There is a lot that impresses in Sharp Objects — the manner in which the storytelling gently unwraps a plot that is dark, disturbing and shocking, the stellar and crafty control that Jean-Marc Vallée exercises on his narrative, the cinematography that is fluid and still manages to suggest that something sinister lurks within Wind Gap, the editing which keeps this narrative languid yet sharp and consistently evokes a haunting sensation.

Sharp Objects is also liberating (apart from its positive performance on Bechdel parameters) as content — for female actors and for audiences in giving us female centric and female driven shows that do not bear the burden of providing either role-models or even uplifting messages. 

Instead, it presents a world where women are dangerous and dysfunctional but very real — a world where women are neither pure victims, nor pure aggressors. A world where they occupy the grey areas, complex and contradictory as agents in a power play, in which they control some reigns too.

But to me personally, and perhaps to many young women viewers across the world, what makes Sharp Objects particularly impactful, perhaps almost poignant, is the manner in which it unravels the whole idea, the culture, the entire psychology of that childhood admonishment “Nice girls don’t do that.” Sharp Objects explores the sinister and dark possibilities of what the corollary of that thinking could be.

“Nice girls don’t do that.”

“Who does?”

“Bad girls.”

“So I’m a bad girl.”

“You shouldn’t be a bad girl.”

“Why not?”

“Bad girls get in trouble.”

“What trouble? What happens to bad girls?”

“Bad things.”

“What bad things?”

“Very bad things.”

“How bad?”

“Terrible!!!”

“Like what?”

“Like….”

A point the show makes early on is that both the victims of the introductory brutal murders were not your typically nice girly-girls. Camille, the traumatised protagonist carrying a burden from her past was herself not a nice girl. Amma, her deceptive half-sister manipulates the nice girl act to defy her controlling mother. But perhaps the most incisive critique on the whole ‘Be a nice girl’ culture, in fact the whole ‘nice’ culture — nice folks, nice manners, nice homes, nice towns — comes in the form of Adora’s character and the manner in which beneath the whole veneer of nice, a whole town is complicit in damning secrets and not-so-nice acts. At one point early on in the show, Adora tells her firstborn Camille, with whom she has a strained relationship (to put it mildly), “I just want things to be nice with us but maybe I don’t know how..” Interestingly it is this very notion of ‘nice’ that becomes the most oppressive and deceptive experience of young Camille, and later Amma’s growing years.

This ‘Culture of Nice’ is in fact the pervasive ‘Culture of Silence’ that women all over the world, particularly in India, are all too familiar with. 

It takes different forms, but always towards the same goal — to silence the not-so-nice details of what the experiences; sometimes intimate experiences of women might be. This Culture of Silence is propagated from the child’s earliest experience of being parented by society in general. Amongst the values that girls receive in our early years — apart from those of being obedient, dutiful, respectful, homely — we also receive the twin headed Chimera in the form of shame and guilt.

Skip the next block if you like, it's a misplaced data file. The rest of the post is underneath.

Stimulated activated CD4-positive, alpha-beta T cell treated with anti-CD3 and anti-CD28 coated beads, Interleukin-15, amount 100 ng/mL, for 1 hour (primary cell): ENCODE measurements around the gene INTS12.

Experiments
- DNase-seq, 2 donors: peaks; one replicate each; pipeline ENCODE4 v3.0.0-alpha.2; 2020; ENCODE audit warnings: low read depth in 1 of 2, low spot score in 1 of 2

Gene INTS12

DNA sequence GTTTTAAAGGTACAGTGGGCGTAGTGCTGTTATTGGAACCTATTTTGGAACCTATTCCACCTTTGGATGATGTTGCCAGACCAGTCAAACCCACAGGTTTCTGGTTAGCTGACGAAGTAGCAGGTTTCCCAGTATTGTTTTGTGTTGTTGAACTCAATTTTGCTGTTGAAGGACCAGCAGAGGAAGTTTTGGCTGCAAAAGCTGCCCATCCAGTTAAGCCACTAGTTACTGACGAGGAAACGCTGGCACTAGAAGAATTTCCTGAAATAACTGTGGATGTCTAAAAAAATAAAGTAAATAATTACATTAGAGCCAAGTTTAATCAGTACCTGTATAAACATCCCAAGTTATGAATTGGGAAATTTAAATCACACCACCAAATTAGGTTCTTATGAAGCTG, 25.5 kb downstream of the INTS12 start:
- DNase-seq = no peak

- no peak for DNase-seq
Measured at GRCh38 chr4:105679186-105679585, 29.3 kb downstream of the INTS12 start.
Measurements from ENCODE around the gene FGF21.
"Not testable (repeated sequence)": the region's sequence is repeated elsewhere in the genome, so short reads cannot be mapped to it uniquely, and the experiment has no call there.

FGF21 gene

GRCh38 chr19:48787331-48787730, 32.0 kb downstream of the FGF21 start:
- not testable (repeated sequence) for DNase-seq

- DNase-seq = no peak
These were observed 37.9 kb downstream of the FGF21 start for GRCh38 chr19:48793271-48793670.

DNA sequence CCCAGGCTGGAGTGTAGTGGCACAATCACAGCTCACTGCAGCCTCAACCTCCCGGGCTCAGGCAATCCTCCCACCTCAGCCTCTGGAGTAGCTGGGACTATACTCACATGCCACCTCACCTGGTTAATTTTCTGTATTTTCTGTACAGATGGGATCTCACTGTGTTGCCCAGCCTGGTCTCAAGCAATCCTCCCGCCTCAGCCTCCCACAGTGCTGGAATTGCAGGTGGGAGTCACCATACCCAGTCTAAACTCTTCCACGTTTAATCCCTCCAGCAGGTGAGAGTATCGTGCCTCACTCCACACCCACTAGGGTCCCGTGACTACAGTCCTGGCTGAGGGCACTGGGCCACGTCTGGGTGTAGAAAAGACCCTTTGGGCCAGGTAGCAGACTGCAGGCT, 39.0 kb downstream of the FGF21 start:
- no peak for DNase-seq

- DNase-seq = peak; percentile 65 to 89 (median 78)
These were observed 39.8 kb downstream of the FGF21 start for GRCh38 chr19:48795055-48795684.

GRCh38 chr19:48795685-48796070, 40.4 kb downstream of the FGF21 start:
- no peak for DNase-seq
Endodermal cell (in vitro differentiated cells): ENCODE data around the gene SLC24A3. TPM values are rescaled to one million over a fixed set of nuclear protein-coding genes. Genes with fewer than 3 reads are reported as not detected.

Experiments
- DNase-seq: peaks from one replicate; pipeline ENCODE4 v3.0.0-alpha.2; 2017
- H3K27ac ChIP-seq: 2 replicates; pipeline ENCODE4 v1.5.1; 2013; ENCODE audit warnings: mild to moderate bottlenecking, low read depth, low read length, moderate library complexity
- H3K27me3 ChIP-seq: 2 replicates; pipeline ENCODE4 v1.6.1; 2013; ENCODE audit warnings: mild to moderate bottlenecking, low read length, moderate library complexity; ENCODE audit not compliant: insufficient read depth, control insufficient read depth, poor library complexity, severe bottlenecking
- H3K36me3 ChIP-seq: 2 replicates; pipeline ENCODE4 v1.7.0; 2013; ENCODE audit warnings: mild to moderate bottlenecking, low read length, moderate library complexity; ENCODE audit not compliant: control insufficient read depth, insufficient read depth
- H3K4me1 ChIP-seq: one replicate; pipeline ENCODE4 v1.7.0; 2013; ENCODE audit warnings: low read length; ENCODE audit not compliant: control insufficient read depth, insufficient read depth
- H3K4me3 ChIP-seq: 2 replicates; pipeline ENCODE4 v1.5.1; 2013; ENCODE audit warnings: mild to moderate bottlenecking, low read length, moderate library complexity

“Have some shame!”

“Oh for shame!”

“Shameless!”

“Shameful!”

“Ashamed.”

“Do not bring shame upon…”

Different phrases in different languages, but always with the same implication. Shameful things happen to girls who are not nice and that brings ‘shame’ on the family or everyone associated with the girl. And nice folks do not talk about these things. Nice folks go on as if nothing has happened.

It is this culture of silence that women across the world today, are calling out in many different ways. Whether it is the #MeToo movement or a show like Sharp Objects; or on a lighter and happier note, even a film like Veere Di Wedding punctures this culture of silence, quite simply by refusing to be silenced and saying the not-nice things, or depicting the so called ‘unspeakable’ things that could happen to girls. By talking about the unspeakable, you rob it of the power to shame you; you disallow the ‘Culture of Nice’ to erase your experience. You stand up for yourself and you build your own identity.

And this to me is the most liberating aspect of being an actor, and even just a girl at a time when shows like Sharp Objects and Big Little Lies (another great show on Hotstar Premium), and films like Veere Di Wedding and Anaarkali Of Aarah are being made.

The next time I hear someone say, “Nice girls don’t do that!”, I know what I’m going to say — I don’t give a shit about nice. I’m just a girl! And that’s okay!

Swara is a an award winning actor of the Hindi film industry. Her last few films, including Veere Di Wedding, Anaarkali of Aaraah and Nil Battey Sannata have earned her both critical and commercial success. Swara is an occasional writer of articles and opinion pieces. The occasions are frequent :).

Watch the trailer of Sharp Objects here:

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This article was published by the Scroll marketing team with Swara Bhasker on behalf of Hotstar Premium and not by the Scroll editorial team.